Dames congratulates Department of Correctional Services graduates

NASSAU, The Bahamas – Minister of National Security the Hon. Marvin Dames speaks, on December 6, 2018, at a ceremony recognizing 100 Bahamas Department of Correctional Services (BDOCS) graduates, who successfully completed their respective Bahamas Technical and Vocational Institute (BTVI) training courses. (BIS Photos / Eric Rose)

NASSAU, BAHAMAS – Minister of National Security Marvin Dames recently lauded the 100 Bahamas Department of Correctional Services (BDOCS) and congratulated them on successfully completing their respective Bahamas Technical and Vocational Institute (BTVI) training courses.

“Trainees, the fact that you are here today to receive a certificate for the successful completion of 10 weeks of vocational training is no small accomplishment,” Dames said, during a ceremony at BDOC, Fox Hill.

“By participating and committing to this program and engaging with your fellow trainees and instructors, you have demonstrated a resilience that, if maintained, will serve you well outside of this institution. You have all taken an important step in improving your lives and your communities.

“Well Done.”

Minister Dames also thanked the parents, family members and friends who were also there to celebrate that “very special moment” for their support and encouragement.

Minister Dames noted that the training course for inmates was an initiative of the Citizen Security and Justice Progamme, a multi-faceted crime prevention program funded by a loan from the Inter-American Development Bank and managed by the Ministry of National Security.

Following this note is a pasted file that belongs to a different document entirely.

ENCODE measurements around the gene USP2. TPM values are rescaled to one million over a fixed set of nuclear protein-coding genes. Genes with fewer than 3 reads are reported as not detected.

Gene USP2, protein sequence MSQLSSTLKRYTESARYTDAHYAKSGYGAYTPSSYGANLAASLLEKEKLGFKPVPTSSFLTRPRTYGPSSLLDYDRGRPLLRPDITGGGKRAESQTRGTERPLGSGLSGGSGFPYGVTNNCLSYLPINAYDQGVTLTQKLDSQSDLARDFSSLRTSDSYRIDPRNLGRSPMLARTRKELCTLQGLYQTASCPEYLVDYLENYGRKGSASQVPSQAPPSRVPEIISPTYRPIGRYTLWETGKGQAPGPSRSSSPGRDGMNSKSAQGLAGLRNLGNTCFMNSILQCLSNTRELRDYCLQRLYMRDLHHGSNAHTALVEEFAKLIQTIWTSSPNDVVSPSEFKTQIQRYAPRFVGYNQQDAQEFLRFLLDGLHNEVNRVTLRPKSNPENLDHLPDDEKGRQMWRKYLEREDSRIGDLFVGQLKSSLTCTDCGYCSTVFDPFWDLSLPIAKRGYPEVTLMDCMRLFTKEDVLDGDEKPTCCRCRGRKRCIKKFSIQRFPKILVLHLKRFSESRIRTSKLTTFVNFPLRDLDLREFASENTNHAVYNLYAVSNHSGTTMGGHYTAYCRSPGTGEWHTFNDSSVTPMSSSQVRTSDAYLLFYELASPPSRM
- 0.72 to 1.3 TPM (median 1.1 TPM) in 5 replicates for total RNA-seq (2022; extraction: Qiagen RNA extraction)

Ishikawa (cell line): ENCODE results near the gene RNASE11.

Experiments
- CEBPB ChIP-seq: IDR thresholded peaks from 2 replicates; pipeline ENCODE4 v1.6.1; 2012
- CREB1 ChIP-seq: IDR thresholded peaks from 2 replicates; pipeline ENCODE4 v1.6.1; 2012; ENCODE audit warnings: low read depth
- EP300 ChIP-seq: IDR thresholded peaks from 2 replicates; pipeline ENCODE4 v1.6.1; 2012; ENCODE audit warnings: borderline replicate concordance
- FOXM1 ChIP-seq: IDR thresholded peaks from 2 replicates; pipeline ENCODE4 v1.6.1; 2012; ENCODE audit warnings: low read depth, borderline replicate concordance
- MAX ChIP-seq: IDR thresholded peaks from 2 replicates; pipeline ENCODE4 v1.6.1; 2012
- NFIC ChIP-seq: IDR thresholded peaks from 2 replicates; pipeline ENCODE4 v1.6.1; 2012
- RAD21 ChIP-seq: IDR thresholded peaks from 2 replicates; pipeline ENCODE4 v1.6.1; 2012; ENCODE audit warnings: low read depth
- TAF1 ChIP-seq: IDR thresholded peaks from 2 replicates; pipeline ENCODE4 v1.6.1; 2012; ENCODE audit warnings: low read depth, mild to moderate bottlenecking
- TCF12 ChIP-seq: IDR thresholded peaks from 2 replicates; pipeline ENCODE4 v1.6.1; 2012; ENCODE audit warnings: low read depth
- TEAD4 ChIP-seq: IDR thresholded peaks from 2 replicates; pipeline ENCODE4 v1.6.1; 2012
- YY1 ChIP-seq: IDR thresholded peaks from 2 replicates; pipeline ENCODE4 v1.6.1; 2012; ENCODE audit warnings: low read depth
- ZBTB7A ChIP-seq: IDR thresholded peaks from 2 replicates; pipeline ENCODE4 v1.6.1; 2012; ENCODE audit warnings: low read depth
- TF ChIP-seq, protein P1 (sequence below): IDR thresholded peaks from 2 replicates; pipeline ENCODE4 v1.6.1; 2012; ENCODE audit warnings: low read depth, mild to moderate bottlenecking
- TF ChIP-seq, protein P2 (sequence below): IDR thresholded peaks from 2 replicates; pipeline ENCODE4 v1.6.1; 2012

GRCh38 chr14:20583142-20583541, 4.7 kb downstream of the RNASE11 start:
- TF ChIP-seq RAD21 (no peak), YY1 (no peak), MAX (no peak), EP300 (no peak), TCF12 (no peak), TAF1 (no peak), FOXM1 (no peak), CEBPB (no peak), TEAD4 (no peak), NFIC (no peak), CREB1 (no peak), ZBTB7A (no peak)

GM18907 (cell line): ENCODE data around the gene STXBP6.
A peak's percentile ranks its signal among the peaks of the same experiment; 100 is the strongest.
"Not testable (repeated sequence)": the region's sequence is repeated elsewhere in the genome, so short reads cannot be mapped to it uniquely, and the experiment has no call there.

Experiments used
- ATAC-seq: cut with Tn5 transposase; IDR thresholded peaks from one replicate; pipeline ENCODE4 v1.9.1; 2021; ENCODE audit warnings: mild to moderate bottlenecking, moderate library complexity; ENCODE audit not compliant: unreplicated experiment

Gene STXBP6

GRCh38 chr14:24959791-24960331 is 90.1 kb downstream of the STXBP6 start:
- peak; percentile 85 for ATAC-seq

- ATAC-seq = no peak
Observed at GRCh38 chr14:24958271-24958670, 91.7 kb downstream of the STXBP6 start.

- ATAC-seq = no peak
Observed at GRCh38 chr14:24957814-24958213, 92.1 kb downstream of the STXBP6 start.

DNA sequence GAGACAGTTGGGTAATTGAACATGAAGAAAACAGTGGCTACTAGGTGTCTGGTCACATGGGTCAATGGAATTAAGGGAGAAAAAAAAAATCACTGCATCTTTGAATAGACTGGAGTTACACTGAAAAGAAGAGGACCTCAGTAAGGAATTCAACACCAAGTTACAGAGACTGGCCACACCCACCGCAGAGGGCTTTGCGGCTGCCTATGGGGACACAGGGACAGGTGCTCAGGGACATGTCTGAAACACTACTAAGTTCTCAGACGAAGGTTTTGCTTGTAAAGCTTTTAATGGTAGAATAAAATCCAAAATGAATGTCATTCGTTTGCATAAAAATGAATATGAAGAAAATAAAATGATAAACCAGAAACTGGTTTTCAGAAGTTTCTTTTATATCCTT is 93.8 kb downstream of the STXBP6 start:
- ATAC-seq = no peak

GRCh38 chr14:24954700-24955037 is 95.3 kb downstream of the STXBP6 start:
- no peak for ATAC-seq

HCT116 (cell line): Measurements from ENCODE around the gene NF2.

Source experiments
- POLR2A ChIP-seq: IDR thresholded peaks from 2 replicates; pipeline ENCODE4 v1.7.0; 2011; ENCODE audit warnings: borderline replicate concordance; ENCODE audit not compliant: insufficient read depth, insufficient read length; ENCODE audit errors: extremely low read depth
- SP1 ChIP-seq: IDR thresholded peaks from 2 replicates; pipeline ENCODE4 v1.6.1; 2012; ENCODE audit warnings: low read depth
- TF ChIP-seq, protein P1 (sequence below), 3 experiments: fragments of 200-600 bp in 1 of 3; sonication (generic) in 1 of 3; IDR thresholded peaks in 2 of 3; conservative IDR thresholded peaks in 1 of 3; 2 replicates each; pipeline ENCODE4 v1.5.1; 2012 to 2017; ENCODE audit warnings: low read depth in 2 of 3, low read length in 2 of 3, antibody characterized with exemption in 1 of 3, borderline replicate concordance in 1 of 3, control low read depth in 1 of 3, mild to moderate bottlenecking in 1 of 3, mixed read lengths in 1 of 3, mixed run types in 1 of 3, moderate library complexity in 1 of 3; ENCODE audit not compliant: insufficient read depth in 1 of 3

He stated that the Ministry applied part of the proceeds of the loan to contract the Bahamas Technical and Vocational Institute to provide training that will lead to the certification of a total of 600 inmates and six corrections officers over the next two years.

“Today’s graduation ceremony represents an important milestone towards achieving the overall objective of the Citizen Security and Justice Programme – to reduce crime and violence, and increase safety and security in our communities,” Dames said.

“The Programme is an important part of the Ministry of National Security’s comprehensive crime-fighting strategy and aims to improve behaviors for nonviolent conflict resolution; increase employability and employment among vulnerable youth; strengthen institutional capabilities of justice services; and reduce the recidivism rate in the corrections system,” he added.

Dames said that the Government of The Bahamas fully understands the evidence-based connection between employability, empowerment and repeat offending.

“It is an established fact that strengthening the capacity of inmates to survive outside of prison reduces the chance of inmates returning to prison,” he said.  “An effective and comprehensive corrections program ultimately impacts crime reduction through influencing the rate of recidivism.”

Dames stated that The Bahamas Department of Correctional Services had been given the mandate to deliver effective rehabilitation and reintegration services in The Bahamas. The 2014 Correctional Services Act moved the focus of BDOCS to a stronger correctional approach in its management policies, he added.